CCS, CDR, DAC — The Dangerous Lies Behind Those Carbon Management Schemes

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At the UN Climate Ambition Summit in September, COP 28 president Sultan Al Jaber told those in attendance that a “phase down,” not a “phase out,” of fossil fuels is needed to combat climate change. He also talked about building “an energy system free of all unabated fossil fuels,” as part and parcel of a carbon management program.

According to DeSmog, the term “unabated” has become a major reference term  in the climate diplomacy conversation ever since COP 26 in Glasgow.  That’s when governments agreed to accelerate efforts “towards the phase down of unabated coal power.” The term “unabated” serves as a qualifier to suggest that fossil fuels can be rendered “clean” through carbon capture and storage (CCS) and engineered carbon dioxide removal (CDR). Together they are known as “carbon management.” Direct air capture (DAC) is a variant of CDR technology.

Carbon Management At COP 28

We will be hearing a lot about unabated fossil fuels and carbon management during the COP 28 summit. There is only one problem. There is presently no technology that has proven capable of sequestering carbon from industrial processes or removing it from the atmosphere directly in the quantities necessary to offset the carbon emissions fossil fuel companies and nations plan to add to the atmosphere over the next 25 years.

To put it bluntly, we are being told, “Trust us,” by the very people we know have been lying to us for 50 years. They want us to believe their carbon management plans are a done deal, when in fact they are just pie in the sky blandishments with no possibility of living up to their over-hyped promise. “That idea that we can build more fossil fuels but it’s OK because we can mitigate the emissions, or we’ll be able to pull carbon out of the air, or out of the smokestacks, I think is incredibly dangerous,” says Collin Rees, US program manager at Oil Change International.

“There is overwhelming scientific evidence that we need to phase out all fossil fuels as rapidly as possible,” says Ploy Achakulwisut, research fellow at the Stockholm Environment Institute and co-author of the UN Production Gap Report. That report takes into account the significant risks and uncertainties around carbon management tools like CCS and CDR, and warns that the potential failure of these technologies to reach a scale sufficient to have a measurable impact on the environment makes it even more urgent to phase out of all fossil fuels. Given the feasibility concerns around scaling up carbon management technologies, the report urges governments to strive to phase out coal by 2040 and slash oil and gas production and use by three-quarters (from 2020 levels) by 2050 at a minimum.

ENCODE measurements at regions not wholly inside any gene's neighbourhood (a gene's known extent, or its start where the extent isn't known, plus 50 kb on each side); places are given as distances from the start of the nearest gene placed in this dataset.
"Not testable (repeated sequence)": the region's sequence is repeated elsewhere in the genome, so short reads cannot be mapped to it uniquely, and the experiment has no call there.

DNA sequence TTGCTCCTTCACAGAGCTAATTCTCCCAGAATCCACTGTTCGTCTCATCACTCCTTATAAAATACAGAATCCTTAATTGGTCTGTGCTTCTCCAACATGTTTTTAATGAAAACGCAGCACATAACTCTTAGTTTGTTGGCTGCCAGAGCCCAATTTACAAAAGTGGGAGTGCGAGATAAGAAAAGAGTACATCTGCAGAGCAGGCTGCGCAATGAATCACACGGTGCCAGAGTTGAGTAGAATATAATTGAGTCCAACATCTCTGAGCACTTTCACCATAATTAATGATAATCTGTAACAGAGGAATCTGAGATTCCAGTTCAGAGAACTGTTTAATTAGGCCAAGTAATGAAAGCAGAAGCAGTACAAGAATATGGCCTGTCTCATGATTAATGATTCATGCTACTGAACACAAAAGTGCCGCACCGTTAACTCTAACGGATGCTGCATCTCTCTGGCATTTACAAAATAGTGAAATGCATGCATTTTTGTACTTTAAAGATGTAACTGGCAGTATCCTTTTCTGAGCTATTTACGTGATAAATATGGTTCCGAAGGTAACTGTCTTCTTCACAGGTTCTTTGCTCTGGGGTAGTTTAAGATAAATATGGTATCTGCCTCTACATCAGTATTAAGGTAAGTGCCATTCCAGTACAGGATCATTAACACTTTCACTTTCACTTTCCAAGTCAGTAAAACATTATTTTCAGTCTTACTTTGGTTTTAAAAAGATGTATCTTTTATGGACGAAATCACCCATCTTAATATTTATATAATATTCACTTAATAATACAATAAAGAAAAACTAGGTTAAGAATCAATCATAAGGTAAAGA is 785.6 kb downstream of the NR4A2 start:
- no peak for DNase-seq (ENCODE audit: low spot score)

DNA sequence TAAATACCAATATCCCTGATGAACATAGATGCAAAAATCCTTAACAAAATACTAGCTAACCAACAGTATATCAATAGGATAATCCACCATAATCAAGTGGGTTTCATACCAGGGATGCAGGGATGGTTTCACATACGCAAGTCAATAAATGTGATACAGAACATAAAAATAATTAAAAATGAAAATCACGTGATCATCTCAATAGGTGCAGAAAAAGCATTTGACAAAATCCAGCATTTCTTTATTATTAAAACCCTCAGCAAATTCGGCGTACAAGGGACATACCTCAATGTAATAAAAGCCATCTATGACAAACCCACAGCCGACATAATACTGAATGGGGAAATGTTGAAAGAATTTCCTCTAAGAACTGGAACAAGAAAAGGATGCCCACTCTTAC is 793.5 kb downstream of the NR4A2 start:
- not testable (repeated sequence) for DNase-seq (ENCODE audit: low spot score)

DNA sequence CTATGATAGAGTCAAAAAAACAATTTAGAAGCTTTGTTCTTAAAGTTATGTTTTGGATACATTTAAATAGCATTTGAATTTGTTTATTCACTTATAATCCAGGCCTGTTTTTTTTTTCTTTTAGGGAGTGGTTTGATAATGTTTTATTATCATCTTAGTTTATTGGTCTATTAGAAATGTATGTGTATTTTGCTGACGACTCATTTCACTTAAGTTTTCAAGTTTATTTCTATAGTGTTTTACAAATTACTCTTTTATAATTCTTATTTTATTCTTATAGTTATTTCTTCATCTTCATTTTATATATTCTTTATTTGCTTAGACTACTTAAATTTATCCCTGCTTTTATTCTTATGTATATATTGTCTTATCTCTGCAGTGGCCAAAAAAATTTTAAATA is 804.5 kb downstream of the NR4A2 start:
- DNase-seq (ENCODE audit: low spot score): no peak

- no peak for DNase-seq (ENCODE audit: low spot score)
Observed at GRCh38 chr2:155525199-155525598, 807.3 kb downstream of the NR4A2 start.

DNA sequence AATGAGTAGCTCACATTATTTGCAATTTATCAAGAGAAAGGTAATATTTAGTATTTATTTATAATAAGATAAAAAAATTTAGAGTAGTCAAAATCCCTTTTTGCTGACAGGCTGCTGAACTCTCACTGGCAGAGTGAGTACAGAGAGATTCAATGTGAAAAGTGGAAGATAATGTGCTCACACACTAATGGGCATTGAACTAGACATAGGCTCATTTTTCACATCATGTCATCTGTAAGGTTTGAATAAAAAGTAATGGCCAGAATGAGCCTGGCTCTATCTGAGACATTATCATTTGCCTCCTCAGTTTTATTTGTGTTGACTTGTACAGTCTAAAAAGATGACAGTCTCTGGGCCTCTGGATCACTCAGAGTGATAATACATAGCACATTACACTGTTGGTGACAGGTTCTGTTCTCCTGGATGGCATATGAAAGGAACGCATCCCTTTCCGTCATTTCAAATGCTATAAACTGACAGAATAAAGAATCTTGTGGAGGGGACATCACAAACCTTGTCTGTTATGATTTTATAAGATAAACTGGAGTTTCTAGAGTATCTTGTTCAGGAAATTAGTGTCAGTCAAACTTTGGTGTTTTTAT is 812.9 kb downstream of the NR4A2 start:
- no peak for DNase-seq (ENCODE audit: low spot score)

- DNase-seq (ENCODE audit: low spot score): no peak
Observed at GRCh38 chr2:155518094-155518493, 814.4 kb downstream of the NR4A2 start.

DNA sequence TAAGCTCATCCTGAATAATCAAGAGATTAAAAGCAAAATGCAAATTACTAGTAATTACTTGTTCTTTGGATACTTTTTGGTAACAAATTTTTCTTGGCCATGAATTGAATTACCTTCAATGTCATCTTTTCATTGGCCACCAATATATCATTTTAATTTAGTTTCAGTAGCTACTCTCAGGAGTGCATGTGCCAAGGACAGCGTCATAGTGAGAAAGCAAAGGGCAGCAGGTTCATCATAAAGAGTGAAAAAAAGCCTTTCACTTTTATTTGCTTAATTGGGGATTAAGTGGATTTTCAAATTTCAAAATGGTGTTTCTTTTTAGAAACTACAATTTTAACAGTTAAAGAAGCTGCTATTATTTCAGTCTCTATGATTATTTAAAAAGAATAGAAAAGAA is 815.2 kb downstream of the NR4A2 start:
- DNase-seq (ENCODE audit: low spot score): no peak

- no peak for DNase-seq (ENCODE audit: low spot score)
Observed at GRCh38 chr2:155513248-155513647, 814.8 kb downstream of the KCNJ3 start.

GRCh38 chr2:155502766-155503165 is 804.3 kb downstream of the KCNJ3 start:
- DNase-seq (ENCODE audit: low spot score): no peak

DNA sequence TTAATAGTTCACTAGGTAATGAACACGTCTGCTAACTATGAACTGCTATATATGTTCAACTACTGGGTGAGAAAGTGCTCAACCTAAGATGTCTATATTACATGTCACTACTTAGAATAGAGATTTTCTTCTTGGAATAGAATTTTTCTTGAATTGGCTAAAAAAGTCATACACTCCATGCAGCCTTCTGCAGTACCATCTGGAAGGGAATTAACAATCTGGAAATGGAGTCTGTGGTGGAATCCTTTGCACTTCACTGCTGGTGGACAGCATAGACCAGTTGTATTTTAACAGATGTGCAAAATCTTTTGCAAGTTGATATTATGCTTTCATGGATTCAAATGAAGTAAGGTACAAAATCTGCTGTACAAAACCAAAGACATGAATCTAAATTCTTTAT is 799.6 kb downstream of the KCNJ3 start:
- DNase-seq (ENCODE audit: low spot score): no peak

Achakulwisut noted that even though the majority of modeled climate mitigation scenarios from the latest IPCC report assume that large amounts of CCS and CDR facilities can be deployed successfully, there is little evidence to back this assumption. In fact, annual capacity from operating CCS projects resulting in dedicated storage currently amounts to less than 0.1 percent of global annual carbon dioxide emissions, she said. When it comes to reducing overall global carbon emissions, carbon management is not making a dent.

Carbon Management In 2030

That will remain the case in 2030 as well, with CCS deployment still not able to move the needle on lowering emissions by then. “Even if all CCS facilities planned and under development worldwide become operational,” the Production Gap report explains, “only around 0.25 gigatons of CO2 would be captured in 2030 — less than 1% of 2022 global CO2 emissions.” The report refers to an International Energy Agency dataset which projects, as of March 2023, less than 350 million metric tons of CO2 capture capacity from all of the global CCS projects planned, under construction, and operational in 2030.

The International Energy Agency’s updated Net Zero road map report released in September references a slightly higher figure, saying that around 400 million metric tons of CO2 could be captured by 2030 if all planned CCS projects get built. “There’s a huge range of evidence which is very clear that CCS and CDR will not be able to scale fast enough to make a meaningful contribution to cutting emissions this decade,” said Neil Grant, climate and energy analyst at Climate Analytics. “And that means in this decade, the solution has to be reducing fossil fuel production and use.”

Carbon management technologies, he added, “are very nascent.” Most existing direct air capture (DAC) operations are small scale pilot projects. The world’s first commercial scale DAC plant, called Orca and based in Iceland, has the ability to capture up to 4,000 tons of CO2 per year. That’s equivalent to the annual emissions of about 800 cars worldwide, or approximately three seconds worth of global carbon dioxide emissions.

0.01 Percent Is Not Enough